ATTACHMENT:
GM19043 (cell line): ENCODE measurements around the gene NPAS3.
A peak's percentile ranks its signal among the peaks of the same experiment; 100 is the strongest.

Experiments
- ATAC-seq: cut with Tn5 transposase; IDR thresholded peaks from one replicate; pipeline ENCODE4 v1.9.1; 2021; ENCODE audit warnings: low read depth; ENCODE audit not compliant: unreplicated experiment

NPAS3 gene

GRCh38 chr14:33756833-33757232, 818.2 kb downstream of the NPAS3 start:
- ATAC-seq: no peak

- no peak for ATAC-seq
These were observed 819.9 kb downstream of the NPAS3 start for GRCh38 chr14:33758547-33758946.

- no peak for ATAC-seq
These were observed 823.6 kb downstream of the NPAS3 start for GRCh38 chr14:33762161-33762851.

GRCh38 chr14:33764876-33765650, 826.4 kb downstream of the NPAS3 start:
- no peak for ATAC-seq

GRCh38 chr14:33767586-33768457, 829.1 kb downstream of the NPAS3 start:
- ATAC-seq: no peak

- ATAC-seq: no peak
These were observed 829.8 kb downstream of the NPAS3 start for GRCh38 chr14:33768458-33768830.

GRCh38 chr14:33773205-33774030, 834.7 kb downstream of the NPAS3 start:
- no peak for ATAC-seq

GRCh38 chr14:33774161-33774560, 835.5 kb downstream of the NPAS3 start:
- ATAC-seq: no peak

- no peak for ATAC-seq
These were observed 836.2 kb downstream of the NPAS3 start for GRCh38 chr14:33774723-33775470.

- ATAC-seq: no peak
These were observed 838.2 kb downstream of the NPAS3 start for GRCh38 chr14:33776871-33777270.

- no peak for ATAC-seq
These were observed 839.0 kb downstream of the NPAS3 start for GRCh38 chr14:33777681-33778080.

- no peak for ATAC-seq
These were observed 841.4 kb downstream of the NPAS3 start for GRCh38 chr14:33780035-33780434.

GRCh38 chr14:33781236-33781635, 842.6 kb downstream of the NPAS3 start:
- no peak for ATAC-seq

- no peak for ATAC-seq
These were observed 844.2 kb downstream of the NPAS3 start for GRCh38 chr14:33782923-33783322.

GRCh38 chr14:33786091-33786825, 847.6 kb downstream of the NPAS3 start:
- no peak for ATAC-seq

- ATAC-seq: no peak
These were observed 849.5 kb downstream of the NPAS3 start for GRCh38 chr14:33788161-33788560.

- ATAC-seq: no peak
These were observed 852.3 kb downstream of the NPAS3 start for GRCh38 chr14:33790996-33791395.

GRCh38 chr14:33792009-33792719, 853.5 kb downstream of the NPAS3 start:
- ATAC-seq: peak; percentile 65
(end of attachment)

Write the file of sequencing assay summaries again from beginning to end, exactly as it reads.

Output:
GM19043 (cell line): ENCODE measurements around the gene NPAS3.
A peak's percentile ranks its signal among the peaks of the same experiment; 100 is the strongest.

Experiments
- ATAC-seq: cut with Tn5 transposase; IDR thresholded peaks from one replicate; pipeline ENCODE4 v1.9.1; 2021; ENCODE audit warnings: low read depth; ENCODE audit not compliant: unreplicated experiment

NPAS3 gene

GRCh38 chr14:33756833-33757232, 818.2 kb downstream of the NPAS3 start:
- ATAC-seq: no peak

- no peak for ATAC-seq
These were observed 819.9 kb downstream of the NPAS3 start for GRCh38 chr14:33758547-33758946.

- no peak for ATAC-seq
These were observed 823.6 kb downstream of the NPAS3 start for GRCh38 chr14:33762161-33762851.

GRCh38 chr14:33764876-33765650, 826.4 kb downstream of the NPAS3 start:
- no peak for ATAC-seq

GRCh38 chr14:33767586-33768457, 829.1 kb downstream of the NPAS3 start:
- ATAC-seq: no peak

- ATAC-seq: no peak
These were observed 829.8 kb downstream of the NPAS3 start for GRCh38 chr14:33768458-33768830.

GRCh38 chr14:33773205-33774030, 834.7 kb downstream of the NPAS3 start:
- no peak for ATAC-seq

GRCh38 chr14:33774161-33774560, 835.5 kb downstream of the NPAS3 start:
- ATAC-seq: no peak

- no peak for ATAC-seq
These were observed 836.2 kb downstream of the NPAS3 start for GRCh38 chr14:33774723-33775470.

- ATAC-seq: no peak
These were observed 838.2 kb downstream of the NPAS3 start for GRCh38 chr14:33776871-33777270.

- no peak for ATAC-seq
These were observed 839.0 kb downstream of the NPAS3 start for GRCh38 chr14:33777681-33778080.

- no peak for ATAC-seq
These were observed 841.4 kb downstream of the NPAS3 start for GRCh38 chr14:33780035-33780434.

GRCh38 chr14:33781236-33781635, 842.6 kb downstream of the NPAS3 start:
- no peak for ATAC-seq

- no peak for ATAC-seq
These were observed 844.2 kb downstream of the NPAS3 start for GRCh38 chr14:33782923-33783322.

GRCh38 chr14:33786091-33786825, 847.6 kb downstream of the NPAS3 start:
- no peak for ATAC-seq

- ATAC-seq: no peak
These were observed 849.5 kb downstream of the NPAS3 start for GRCh38 chr14:33788161-33788560.

- ATAC-seq: no peak
These were observed 852.3 kb downstream of the NPAS3 start for GRCh38 chr14:33790996-33791395.

GRCh38 chr14:33792009-33792719, 853.5 kb downstream of the NPAS3 start:
- ATAC-seq: peak; percentile 65